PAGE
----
I find the differences between Ukraine and Russia fascinating.
It turns out that 1 million Ukrainians have no qualms about taking to the streets in protest if they find their president's actions insulting — and that's even after riot police had broken up earlier demonstrations. In Moscow, a city of 14 million, even generous estimates put the maximum number of demonstrators during the peak of the protests in December 2011 at 100,000. After that, a turnout of 30,000 or 40,000 at subsequent protests in 2012 was the most that organizers could muster.
The oil factor explains the large difference.
All of Moscow's 14 million residents live in one way or another off of the country's oil revenues. Oil has seeped into everything: the food packages distributed to pensioners who voted for Mayor Sergei Sobyanin, and the pay bonuses given to policemen and traffic cops. Oil windfalls pay for the thousands of personal chauffeurs who drive government officials on their rounds and the huge army of government bureaucrats. Oil revenues explain why there no empty tables at expensive restaurants or at the thousands of overpriced cafes that are so popular with the so-called middle class. The oil windfall even trickles down to millions of migrant workers.
The paradox is that the smaller the handout that those at the bottom receive, the greater their gratitude and the more eagerly they vote for the alpha male during elections.
Ukraine, however, has no oil. The 3 million residents of Kiev must survive by other means. As a result, they do not feel indebted to their leaders and cannot be confined to a petrodollar pecking order. For them, Ukrainian President Viktor Yanukovych is not an alpha male like Putin, bequeathing pensions and food packages from on high. He is just one of the reasons that the average resident of Kiev slugs it out at low-paying jobs, struggling to pay bills and put bread on the table.
In accordance with the laws of dialectics, at some point quantity turns into quality. The 100,000 Russian protesters went home frustrated, but the 1 million in Kiev have stripped Yanukovych of whatever legitimacy he once held. The force of those numbers has prompted even the president's close colleagues to resign and several Party of Regions deputies to abandon ship. They are abandoning Yanukovych not because they sympathize with the people but because they do not want to be part of his losing team.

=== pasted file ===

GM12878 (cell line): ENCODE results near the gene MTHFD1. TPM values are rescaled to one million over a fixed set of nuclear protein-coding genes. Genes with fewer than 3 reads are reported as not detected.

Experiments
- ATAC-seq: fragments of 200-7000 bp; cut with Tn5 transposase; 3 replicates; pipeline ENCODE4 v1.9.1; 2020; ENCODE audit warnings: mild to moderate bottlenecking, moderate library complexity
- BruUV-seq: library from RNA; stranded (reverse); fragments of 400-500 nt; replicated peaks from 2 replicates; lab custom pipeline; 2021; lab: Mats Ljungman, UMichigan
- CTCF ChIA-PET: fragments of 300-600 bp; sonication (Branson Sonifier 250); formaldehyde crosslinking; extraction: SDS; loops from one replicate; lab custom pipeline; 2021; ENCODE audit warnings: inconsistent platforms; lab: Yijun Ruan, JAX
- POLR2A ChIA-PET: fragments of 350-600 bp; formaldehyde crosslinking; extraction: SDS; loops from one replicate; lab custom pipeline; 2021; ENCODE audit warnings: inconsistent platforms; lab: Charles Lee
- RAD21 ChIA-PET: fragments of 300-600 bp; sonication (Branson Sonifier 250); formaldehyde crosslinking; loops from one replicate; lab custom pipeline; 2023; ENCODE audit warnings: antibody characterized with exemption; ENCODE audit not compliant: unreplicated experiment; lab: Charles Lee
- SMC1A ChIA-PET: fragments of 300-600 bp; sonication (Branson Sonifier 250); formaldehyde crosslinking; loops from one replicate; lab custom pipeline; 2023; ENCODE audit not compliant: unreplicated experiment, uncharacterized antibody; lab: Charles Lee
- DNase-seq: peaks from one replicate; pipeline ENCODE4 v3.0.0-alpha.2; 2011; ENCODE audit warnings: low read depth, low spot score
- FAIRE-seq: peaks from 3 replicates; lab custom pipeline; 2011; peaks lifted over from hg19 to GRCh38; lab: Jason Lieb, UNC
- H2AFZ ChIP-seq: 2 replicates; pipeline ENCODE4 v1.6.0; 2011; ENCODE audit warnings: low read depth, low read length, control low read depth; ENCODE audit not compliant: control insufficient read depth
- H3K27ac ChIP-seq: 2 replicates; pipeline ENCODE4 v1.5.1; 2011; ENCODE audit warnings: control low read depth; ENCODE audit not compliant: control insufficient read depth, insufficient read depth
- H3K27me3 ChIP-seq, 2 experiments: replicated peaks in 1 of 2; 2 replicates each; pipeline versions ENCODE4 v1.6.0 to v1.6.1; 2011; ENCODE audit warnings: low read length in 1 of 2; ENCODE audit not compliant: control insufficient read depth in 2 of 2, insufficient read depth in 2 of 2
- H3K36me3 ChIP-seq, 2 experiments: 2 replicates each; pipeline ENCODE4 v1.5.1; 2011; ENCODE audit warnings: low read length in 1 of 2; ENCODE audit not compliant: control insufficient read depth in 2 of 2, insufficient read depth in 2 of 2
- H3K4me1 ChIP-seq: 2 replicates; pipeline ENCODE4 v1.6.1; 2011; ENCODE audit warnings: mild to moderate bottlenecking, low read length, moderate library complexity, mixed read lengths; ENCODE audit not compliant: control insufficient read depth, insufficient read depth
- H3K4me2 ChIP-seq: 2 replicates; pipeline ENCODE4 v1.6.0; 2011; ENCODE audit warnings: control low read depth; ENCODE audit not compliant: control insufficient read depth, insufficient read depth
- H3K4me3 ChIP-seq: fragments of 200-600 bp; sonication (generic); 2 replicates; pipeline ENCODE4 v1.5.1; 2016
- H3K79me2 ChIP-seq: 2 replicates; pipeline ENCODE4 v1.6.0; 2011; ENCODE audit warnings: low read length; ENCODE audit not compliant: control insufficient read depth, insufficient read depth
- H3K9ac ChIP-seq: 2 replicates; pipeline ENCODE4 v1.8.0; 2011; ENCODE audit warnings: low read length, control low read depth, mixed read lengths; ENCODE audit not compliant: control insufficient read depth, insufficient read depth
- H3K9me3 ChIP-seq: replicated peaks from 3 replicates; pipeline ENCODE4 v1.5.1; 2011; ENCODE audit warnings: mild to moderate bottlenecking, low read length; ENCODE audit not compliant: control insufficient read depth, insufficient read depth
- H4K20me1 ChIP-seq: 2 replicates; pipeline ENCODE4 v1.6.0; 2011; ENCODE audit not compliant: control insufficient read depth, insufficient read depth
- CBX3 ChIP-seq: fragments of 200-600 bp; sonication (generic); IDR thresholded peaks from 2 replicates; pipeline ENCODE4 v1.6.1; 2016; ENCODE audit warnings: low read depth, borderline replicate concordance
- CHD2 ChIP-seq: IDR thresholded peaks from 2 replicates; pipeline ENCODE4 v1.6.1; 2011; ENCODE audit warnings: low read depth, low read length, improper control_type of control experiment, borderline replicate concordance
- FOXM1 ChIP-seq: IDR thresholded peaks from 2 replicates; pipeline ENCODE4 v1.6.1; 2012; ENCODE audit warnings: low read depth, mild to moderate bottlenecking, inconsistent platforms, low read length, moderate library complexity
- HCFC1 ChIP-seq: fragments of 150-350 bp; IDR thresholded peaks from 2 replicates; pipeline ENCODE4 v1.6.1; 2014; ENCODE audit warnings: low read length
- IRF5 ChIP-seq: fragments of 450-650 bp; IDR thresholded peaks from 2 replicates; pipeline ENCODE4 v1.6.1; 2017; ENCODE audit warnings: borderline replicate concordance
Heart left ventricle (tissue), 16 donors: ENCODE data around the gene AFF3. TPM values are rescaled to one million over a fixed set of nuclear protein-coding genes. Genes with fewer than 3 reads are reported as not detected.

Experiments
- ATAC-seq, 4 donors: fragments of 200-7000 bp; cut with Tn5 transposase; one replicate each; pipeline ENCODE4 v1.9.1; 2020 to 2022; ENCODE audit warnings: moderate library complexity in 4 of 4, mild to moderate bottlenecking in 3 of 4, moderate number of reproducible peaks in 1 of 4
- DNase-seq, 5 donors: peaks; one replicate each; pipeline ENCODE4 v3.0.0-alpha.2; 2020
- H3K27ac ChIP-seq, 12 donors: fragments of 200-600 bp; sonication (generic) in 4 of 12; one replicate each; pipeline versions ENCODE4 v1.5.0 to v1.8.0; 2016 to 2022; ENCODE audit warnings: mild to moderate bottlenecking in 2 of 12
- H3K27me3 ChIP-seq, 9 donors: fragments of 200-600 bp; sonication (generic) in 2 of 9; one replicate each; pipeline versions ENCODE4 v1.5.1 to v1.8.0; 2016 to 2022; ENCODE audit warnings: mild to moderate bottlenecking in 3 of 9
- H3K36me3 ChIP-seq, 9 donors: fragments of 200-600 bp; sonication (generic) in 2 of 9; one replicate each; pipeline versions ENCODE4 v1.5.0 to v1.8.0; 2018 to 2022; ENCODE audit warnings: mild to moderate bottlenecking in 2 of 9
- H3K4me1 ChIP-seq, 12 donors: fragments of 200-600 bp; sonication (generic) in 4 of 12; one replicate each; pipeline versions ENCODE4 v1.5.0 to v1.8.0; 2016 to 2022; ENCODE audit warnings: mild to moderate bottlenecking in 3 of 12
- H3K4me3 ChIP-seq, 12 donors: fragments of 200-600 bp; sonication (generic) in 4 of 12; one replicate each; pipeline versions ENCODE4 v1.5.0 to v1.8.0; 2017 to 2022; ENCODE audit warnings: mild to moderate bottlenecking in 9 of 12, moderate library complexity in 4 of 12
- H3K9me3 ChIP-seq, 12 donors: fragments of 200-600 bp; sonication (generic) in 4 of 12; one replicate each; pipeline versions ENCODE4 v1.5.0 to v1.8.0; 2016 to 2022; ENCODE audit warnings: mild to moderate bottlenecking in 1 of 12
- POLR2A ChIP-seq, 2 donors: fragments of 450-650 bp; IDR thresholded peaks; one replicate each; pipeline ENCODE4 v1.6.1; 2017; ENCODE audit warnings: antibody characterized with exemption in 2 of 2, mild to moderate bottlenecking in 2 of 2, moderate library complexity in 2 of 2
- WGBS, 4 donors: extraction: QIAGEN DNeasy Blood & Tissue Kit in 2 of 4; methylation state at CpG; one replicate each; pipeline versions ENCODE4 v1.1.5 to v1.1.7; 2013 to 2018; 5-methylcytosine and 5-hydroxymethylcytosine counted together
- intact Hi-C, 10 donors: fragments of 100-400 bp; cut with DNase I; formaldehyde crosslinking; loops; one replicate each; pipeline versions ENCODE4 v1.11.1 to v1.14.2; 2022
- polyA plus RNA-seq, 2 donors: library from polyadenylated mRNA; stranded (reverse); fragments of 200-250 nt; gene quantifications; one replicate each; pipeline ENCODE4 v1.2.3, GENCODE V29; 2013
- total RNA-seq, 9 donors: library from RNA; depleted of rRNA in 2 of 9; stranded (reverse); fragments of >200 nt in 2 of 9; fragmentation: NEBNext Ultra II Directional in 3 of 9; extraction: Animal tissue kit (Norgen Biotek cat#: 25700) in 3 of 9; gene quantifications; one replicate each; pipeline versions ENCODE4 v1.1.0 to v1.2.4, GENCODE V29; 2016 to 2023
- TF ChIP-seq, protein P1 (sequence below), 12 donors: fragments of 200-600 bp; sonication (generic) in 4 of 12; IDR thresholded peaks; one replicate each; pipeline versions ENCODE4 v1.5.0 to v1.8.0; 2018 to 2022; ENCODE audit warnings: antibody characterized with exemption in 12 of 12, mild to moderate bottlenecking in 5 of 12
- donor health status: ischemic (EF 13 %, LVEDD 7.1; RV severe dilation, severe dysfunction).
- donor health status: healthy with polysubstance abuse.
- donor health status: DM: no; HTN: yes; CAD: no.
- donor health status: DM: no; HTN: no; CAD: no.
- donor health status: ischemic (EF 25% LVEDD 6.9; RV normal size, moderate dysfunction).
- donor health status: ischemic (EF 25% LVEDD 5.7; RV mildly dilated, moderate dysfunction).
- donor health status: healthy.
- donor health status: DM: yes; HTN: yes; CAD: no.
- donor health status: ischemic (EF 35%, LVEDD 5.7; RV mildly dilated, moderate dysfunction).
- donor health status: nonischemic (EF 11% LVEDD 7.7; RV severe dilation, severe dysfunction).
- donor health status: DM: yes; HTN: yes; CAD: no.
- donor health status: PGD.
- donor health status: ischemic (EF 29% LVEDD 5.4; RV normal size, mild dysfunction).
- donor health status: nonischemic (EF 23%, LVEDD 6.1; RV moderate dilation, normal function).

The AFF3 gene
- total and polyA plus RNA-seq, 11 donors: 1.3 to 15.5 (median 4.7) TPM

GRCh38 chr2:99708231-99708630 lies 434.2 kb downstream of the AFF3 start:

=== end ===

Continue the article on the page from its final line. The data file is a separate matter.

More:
At the same time, Yanukovych is the legitimately elected president and he will probably hold onto power. However, he will also probably lose the 2015 presidential election and end up behind bars if he tries to hold onto power at any cost.
Even before the protests in Kiev began, opposition leader Vitali Klitschko was far more popular than Yanukovych. According to a Oct. 14 poll conducted by Kiev-based Razumkov Center, only 25 percent of Ukrainians polled said they would vote for Yanukovych in a second-round presidential election in 2015, while 38 percent would vote for Klitschko. After the EU fiasco, the spread between the two has most likely gotten even larger.
Yanukovych will likely attempt to hold onto power at any cost because, according to the very non-European rule he has adopted, the winner in a presidential race can imprison the loser at will. In other words, Yanukovych has nothing to lose by falsifying the results of the 2015 presidential election.
Yanukovych's capitulation to Putin shows that in a global system in which civilized countries have renounced war as a means for resolving their differences, the most powerful politician is the bully who will spit in his neighbor's soup without considering the consequences for his own reputation or his country's economy.